Tenshindon is a yummy crab omelet served over rice and topped with a salty-sweet sauce and chopped scallions. Sounds like a simple dish, doesn’t it?
But tenshindon has some fun historical and pop-culture stories associated with it and we’re excited to share not only the recipe for tenshindon, but also the interesting facts about this Japanized Chinese dish!
During the 1800s and 1900s, Japan opened its borders to commercial, intellectual, and cultural exchange with Asian countries and Western nations. China was a major center for this type of exchange, and the city of Tianjin became a treaty port for interested parties. Many Japanese traveled to Tianjin, establishing a significant population there. With this exchange, Japanese travelers who returned from the city brought back new knowledge, culture, goods, and foods, which became part of day-to-day Japanese life. One such dish was tenshindon – which combines the Japanized word for Tianjin, “tenshin,” with the Japanese word for rice, “don.” Fumiyoshi Yokota, a professor of Chinese cuisine, researched tenshindon in the book titled The Research of Chinese Food Culture: Tianjjin, and found that there were strong ties to the food found in Tianjin. First, the use of salty soy sauce was common in Tianjin; Tenshindon also features a salty, soy-based gravy. Second, when Chinese people had to eat frugally, they would fish for crabs and prawns off the coast of the port city. Tenshindon features a crab omelet. Lastly, rice was popular in both cities.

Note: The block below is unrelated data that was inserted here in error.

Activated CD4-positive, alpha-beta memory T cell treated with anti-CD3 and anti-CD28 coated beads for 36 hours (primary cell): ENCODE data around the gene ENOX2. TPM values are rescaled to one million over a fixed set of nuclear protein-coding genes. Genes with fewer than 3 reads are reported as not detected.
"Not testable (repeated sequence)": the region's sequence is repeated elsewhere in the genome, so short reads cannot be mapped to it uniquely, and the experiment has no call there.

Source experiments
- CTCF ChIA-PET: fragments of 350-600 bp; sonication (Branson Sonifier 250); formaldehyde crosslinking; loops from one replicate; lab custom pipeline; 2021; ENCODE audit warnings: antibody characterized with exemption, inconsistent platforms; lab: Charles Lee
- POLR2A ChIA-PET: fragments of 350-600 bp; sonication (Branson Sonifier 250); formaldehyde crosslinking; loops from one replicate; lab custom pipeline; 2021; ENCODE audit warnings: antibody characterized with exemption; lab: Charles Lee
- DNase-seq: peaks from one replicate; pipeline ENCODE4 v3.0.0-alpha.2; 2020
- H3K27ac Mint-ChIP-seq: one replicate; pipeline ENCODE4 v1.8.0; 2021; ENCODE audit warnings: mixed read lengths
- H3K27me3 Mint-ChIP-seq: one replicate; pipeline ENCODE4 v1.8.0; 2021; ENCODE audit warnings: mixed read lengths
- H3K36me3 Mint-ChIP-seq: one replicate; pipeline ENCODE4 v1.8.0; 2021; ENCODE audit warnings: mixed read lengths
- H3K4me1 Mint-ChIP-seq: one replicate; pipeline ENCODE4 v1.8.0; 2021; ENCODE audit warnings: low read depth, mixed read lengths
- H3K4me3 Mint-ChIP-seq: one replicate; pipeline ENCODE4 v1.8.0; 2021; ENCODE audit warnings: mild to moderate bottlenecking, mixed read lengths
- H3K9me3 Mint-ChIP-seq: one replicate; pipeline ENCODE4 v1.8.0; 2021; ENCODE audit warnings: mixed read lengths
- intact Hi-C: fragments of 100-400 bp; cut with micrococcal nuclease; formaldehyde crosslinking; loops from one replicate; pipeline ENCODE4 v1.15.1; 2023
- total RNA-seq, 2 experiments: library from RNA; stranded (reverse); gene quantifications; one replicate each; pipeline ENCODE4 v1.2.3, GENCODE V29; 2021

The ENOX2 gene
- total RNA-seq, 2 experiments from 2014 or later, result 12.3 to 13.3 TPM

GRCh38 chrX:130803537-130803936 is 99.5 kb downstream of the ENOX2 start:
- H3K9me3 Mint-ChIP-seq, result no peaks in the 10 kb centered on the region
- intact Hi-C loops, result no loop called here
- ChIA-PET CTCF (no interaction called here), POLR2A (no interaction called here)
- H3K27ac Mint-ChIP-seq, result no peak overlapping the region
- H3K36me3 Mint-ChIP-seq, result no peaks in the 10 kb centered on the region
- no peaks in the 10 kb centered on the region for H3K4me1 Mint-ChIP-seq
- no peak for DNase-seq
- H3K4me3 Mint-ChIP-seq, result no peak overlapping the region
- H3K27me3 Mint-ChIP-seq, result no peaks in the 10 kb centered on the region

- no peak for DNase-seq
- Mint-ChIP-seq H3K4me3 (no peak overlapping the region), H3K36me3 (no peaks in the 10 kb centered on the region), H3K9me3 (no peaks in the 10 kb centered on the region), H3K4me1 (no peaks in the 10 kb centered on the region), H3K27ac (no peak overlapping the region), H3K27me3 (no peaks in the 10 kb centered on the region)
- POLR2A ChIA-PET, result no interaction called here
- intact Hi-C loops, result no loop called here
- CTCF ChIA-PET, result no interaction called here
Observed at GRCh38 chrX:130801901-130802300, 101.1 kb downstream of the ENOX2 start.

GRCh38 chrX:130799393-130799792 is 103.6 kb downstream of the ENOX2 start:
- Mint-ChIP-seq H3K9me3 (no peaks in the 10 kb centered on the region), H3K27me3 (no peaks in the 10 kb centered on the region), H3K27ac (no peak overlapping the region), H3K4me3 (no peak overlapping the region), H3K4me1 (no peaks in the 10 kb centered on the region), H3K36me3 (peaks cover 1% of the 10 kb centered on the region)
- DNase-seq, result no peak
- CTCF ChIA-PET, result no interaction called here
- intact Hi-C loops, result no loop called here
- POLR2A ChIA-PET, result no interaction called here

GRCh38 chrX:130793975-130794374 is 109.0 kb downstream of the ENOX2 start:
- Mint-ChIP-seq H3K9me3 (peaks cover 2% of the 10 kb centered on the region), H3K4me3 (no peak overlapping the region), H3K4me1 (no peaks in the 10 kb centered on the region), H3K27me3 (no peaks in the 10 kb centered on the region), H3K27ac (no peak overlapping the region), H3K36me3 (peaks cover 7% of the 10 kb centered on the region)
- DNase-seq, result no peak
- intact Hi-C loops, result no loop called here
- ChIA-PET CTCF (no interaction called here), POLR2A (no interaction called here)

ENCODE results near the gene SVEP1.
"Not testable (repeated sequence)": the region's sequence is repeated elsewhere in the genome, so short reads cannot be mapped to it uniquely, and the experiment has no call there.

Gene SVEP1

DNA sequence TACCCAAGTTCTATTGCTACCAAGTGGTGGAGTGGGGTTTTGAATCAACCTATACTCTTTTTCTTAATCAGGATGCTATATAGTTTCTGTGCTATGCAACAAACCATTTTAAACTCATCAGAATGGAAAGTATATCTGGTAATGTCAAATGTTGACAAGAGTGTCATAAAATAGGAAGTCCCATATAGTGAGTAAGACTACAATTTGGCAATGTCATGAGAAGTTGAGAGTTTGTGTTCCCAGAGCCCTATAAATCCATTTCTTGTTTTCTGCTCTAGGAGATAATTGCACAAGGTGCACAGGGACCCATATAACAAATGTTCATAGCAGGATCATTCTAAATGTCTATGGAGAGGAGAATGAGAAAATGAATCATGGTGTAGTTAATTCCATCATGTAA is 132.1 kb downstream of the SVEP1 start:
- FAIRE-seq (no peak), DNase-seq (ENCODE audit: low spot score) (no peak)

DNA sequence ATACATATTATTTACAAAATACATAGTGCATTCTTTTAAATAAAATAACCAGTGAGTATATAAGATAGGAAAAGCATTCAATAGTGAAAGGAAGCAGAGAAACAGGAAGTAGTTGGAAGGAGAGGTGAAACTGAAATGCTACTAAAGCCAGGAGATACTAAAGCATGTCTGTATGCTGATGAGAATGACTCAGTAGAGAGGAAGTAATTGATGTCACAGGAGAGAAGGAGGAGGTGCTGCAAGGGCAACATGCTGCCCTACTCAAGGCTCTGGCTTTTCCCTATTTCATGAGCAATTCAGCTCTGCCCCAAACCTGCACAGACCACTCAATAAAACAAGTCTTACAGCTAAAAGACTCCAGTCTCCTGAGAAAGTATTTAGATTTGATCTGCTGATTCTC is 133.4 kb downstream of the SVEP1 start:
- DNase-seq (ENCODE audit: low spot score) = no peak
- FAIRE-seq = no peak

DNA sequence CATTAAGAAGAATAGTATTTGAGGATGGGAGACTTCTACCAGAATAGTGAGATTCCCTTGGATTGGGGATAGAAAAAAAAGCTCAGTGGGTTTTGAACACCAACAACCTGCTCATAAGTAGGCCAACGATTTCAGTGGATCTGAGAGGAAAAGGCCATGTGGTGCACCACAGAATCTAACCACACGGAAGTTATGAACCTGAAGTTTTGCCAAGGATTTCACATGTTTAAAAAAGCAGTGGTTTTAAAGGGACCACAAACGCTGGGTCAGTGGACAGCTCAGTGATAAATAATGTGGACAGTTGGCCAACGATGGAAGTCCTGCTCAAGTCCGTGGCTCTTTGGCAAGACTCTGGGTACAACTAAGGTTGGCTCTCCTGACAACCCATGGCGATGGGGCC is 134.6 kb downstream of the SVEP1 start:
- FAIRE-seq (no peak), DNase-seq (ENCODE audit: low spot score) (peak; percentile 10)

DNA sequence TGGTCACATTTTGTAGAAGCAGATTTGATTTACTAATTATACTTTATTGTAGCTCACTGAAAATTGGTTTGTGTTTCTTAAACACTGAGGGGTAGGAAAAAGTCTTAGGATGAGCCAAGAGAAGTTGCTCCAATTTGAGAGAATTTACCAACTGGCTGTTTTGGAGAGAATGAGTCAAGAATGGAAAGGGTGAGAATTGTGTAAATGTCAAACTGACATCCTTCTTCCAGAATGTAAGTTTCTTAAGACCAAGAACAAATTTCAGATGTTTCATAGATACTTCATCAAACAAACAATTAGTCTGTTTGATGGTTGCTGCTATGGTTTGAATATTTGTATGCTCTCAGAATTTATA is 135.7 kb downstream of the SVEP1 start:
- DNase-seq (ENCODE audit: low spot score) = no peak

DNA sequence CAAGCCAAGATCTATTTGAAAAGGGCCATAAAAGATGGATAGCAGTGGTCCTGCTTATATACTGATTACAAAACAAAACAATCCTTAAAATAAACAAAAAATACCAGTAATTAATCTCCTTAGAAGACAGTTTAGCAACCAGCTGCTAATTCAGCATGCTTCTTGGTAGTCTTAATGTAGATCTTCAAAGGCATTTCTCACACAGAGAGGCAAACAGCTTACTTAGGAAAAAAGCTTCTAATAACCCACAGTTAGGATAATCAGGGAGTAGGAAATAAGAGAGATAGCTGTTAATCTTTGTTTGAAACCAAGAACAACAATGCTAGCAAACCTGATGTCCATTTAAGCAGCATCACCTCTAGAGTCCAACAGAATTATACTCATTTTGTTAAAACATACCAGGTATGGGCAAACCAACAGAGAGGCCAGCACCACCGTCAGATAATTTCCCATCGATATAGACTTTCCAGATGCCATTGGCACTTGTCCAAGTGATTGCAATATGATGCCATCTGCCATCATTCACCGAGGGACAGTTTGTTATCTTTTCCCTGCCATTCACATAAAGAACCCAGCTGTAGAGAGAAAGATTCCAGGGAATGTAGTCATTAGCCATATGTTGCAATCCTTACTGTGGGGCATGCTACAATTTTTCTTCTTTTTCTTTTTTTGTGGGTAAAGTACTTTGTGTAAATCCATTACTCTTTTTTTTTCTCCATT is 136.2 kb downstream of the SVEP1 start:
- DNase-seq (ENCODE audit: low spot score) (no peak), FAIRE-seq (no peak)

Along with the historical connections, legend has it that after the numerous wars of that period, starving customers would come into a Chinese-owned restaurant called Taishoken in Osaka and order the quickest, cheapest item they could get – a Tianjin-inspired crab meat omelet served over rice and topped with a salty sauce.
Competing stories credit Tokyo as the birthplace of tenshindon, at the restaurant Rai Rai Ken, where shoyu-based ramen was popularized, when a customer who was in a hurry to eat was served the dish topped with the sauce used for sweet and sour pork. The owner of Rai Rai Ken called the dish tenshindon, in honor of the Japanese soldiers stationed in Tianjin.
More recently, tenshindon has become more popular at Chinese restaurants in Japan because of the reference to Tenshinhan, a character in the hugely popular Dragon Ball anime series. “Han,” which means rice in Chinese, is a play on don, a food-related pun that Dragon Ball creator Akira Toriyama often adds to his characters’ names.
Regardless of how tenshindon came to be, it is an ultimately fantastic comfort food and easy to make over white rice. Have you tried it before? If so, share your love of this dish with us below!